There will always be business buzzwords. Some of them have longevity while others only get 15 minutes of fame. They range from weird terms like “blitzscaling” to those that create uncomfortable visual imagery like “opening the kimono.” Some even find new ways of saying the same thing.

Many entrepreneurs themselves are advocating that we eliminate them from our vocabularies both when we communicate on social media and every day at work. Some actually speak out in defense of buzzwords and why they do have some value.

Handsome tired Afro American businessman in casual clothes is massaging nose bridge while working with a laptop at home
TFW you hear “paradigm shift” 

I have waged my own battle against buzzwords, arguing that we sound funny when we say things like, “let’s harness the organic process.” We also miss opportunities to resonate and connect with people when we don’t speak in plain language. At the root of every buzzword, though, there is a kernel of good intention. There is an attempt to say something in a way that stands out from the rest to get us focused, motivated, or inspired.

How do we keep those good intentions and get rid of the rest of the annoying buzz? Here are six buzzwords where we can do just that:

1. Paradigm shift

This is about thinking completely differently about how we look at our world (or our business). The problem is that the term has become overused. Recently, I heard it mentioned when referring to a moderate process change.

By becoming the boy who cried paradigm shift, we’ve taken away its impact when we really need it – during real transformation. So let’s dump paradigm shifts for now and simply tell people that we are going to be looking at our businesses in entirely different ways. They’ll know what we mean.

2. People adoption

This seems to be the new term that is supplanting an old term most of us knew: “change management.” Just when people are starting to get the idea of what managing change really means, we re-brand it.

I’m wondering if we need a change management effort to help manage the change of a new term for change management. Whereas the new term is helpful in highlighting that we should be working to help people adopt new ways versus just helping them manage through the change, maybe we can just say that.

3. Early and late adopters

If we find ourselves in the “early adopters” group, we generally feel awesome about ourselves as being on the cutting edge. Conversely, if we find ourselves in the “late adopters” group, we feel like the losers holding everyone else back who have to be dragged kicking and screaming to the party.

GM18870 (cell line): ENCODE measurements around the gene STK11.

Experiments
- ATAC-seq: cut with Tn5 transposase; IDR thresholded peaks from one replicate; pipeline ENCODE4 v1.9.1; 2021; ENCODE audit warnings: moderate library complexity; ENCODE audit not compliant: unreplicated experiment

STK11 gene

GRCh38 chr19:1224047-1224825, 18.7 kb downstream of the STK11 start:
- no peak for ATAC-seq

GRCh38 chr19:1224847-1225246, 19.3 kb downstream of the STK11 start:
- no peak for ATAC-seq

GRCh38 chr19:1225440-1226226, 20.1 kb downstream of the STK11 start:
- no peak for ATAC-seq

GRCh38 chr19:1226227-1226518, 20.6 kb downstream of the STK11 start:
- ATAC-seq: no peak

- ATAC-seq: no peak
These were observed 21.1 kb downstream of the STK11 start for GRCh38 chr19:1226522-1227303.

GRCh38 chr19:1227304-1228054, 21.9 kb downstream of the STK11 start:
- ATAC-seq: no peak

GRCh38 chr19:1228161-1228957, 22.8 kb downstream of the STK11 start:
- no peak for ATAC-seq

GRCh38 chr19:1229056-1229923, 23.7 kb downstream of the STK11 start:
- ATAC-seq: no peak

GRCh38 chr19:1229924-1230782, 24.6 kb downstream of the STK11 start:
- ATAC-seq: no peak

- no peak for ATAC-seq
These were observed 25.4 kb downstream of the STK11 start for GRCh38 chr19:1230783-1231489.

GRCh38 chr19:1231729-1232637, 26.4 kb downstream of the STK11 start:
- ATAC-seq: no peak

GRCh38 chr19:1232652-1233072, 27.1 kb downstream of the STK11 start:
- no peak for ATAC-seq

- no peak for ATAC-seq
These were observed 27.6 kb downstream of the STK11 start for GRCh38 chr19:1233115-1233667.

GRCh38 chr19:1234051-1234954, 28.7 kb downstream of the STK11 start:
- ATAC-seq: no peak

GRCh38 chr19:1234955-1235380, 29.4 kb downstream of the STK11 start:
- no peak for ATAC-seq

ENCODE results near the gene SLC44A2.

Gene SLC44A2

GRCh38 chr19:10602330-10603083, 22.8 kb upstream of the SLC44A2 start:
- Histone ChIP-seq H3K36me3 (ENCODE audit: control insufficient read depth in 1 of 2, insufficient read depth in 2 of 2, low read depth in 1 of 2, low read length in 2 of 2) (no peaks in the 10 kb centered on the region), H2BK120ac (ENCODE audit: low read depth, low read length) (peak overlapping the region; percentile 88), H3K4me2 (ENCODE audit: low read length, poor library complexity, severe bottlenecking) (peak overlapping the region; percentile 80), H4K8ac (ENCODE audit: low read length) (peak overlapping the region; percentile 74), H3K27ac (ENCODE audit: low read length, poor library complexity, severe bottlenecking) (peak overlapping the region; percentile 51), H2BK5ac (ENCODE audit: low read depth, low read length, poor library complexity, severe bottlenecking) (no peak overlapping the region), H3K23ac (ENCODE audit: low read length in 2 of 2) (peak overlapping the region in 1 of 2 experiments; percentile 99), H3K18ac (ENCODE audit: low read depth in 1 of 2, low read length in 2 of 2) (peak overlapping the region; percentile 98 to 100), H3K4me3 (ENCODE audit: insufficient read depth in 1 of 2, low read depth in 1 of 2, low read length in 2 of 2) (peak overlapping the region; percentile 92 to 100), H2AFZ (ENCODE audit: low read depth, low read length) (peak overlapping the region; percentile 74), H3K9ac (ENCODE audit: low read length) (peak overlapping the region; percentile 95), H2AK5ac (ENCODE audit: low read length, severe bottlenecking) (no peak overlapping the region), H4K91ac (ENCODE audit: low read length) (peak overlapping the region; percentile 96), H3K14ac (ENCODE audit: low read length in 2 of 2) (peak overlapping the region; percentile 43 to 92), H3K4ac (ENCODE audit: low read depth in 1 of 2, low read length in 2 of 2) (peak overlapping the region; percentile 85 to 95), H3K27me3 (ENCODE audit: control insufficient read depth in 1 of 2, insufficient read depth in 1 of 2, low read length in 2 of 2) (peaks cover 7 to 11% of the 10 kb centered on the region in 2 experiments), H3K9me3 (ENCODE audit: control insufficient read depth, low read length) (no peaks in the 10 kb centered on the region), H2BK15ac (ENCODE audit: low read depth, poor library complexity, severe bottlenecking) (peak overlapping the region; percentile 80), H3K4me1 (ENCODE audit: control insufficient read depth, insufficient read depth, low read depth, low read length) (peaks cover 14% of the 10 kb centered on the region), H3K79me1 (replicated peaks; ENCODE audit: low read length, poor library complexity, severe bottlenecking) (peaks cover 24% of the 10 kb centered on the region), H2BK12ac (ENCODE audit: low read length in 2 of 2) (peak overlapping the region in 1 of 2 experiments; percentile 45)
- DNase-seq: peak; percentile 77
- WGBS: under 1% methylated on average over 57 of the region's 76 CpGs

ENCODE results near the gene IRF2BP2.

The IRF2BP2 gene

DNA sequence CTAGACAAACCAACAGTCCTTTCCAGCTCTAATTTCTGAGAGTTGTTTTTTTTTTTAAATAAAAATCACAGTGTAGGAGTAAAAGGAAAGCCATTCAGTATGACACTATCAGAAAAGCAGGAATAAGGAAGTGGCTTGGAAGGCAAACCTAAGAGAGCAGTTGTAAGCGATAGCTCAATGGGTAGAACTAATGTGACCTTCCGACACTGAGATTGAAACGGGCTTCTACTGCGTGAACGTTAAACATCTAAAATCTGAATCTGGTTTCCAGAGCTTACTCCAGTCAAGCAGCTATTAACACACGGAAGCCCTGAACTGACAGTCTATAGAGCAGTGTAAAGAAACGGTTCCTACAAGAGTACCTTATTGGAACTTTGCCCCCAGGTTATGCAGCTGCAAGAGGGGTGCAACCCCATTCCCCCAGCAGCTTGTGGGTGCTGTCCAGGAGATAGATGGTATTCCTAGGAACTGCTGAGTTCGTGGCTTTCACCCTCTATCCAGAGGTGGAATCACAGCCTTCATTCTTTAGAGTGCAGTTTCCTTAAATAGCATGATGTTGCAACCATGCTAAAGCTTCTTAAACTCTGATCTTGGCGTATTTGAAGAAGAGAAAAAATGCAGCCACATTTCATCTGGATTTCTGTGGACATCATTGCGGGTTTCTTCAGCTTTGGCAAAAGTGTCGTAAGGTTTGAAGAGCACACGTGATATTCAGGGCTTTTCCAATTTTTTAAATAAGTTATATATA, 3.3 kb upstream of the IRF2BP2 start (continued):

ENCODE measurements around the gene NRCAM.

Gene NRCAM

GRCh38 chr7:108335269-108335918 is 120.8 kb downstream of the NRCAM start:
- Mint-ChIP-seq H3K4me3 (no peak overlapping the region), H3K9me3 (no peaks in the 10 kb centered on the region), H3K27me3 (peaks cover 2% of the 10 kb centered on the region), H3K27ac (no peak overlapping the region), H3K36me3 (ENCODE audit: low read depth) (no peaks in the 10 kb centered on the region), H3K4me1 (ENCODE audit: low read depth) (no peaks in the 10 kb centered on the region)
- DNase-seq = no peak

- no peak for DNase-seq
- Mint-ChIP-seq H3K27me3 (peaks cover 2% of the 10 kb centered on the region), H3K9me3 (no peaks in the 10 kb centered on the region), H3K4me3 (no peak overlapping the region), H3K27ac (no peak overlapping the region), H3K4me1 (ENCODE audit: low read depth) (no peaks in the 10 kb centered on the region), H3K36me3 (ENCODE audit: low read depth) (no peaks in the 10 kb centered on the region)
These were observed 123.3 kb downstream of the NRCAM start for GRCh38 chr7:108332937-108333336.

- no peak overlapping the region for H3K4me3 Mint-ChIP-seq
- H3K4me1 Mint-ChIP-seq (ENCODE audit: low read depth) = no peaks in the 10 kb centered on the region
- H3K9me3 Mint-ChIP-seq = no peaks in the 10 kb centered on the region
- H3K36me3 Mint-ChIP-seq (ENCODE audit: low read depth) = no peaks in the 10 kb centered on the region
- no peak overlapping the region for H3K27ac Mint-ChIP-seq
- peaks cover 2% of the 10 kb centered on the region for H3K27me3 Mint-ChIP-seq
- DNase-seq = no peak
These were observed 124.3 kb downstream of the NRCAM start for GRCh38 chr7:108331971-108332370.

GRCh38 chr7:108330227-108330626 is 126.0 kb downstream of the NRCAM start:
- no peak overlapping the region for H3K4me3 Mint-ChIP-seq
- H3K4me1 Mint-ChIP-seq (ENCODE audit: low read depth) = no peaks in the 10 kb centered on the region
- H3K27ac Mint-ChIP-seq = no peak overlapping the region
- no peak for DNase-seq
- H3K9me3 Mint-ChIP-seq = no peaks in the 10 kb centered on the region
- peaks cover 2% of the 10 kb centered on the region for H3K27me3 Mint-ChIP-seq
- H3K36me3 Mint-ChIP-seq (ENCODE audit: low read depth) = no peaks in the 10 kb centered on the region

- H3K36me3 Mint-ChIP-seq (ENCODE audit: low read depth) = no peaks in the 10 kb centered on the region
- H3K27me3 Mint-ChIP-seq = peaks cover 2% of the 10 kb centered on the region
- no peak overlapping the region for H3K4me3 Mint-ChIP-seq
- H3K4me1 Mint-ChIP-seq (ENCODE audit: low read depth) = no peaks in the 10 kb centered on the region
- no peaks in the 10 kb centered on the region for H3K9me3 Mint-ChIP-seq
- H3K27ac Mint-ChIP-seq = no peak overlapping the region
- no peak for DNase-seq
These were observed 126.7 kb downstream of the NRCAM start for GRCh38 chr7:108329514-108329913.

There are important upsides and downsides to both early and late adopters. Let’s get rid of the early and late terminology and just talk about what we can learn from people who get on board at different times.

Mad tired manager / modern businessman at the workplace working with computer depression and crisis concept
When someone says “ecosystem” at work

4. Ecosystem

Maybe it’s a sign of the times that we feel compelled to equate structural interdependencies and cascading impacts in the business world to biological systems and their fragility. Environmentalists would have never imagined this happening.

The visual image actually makes sense as a way of helping people see that what I do over here in finance does impact what my friend does over there in sales. But it just gets a little too “Bio-Dome” for most, which then distracts us from its good intended purpose. Let’s just stress how interdependent everything in business really is and work to show people how everything connects.

5. Pivots

The pivot used to simply be one of the fundamentals of basketball. Now it is the new way of talking about critical shifting points across lots of different areas from business strategy to careers.

I almost could have jumped on this one until I started hearing people overuse it in the most mundane of places, including talking about “pivoting to the next meeting topic.” Let’s reserve talks of pivots to the really meaningful areas. That just might actually be at the low post in a basketball game.

Exhausted businesswoman in her office with head in hands she is having a bad headache overwork and stress concept
When someone tells you to pivot 

6. Re-invent & re-imagine

I recently saw an advertisement for re-imagined motor oil. It felt a little forced considering that there is a very small chance I’d go home and tell my wife that I bought this particular motor oil because they had re-imagined it. She might then suggest I wasn’t getting enough sleep. It was one of a growing number of products being branded as re-imagined or re-invented.

Everything should be subject to new ways of thinking. That’s what we are really trying to say. That’s a great mindset to have and one worth telling people as often as we can.

So let’s find ways to use plain language to get at the core of what these buzzwords are trying to convey. Maybe we can create buzz without the annoying part.

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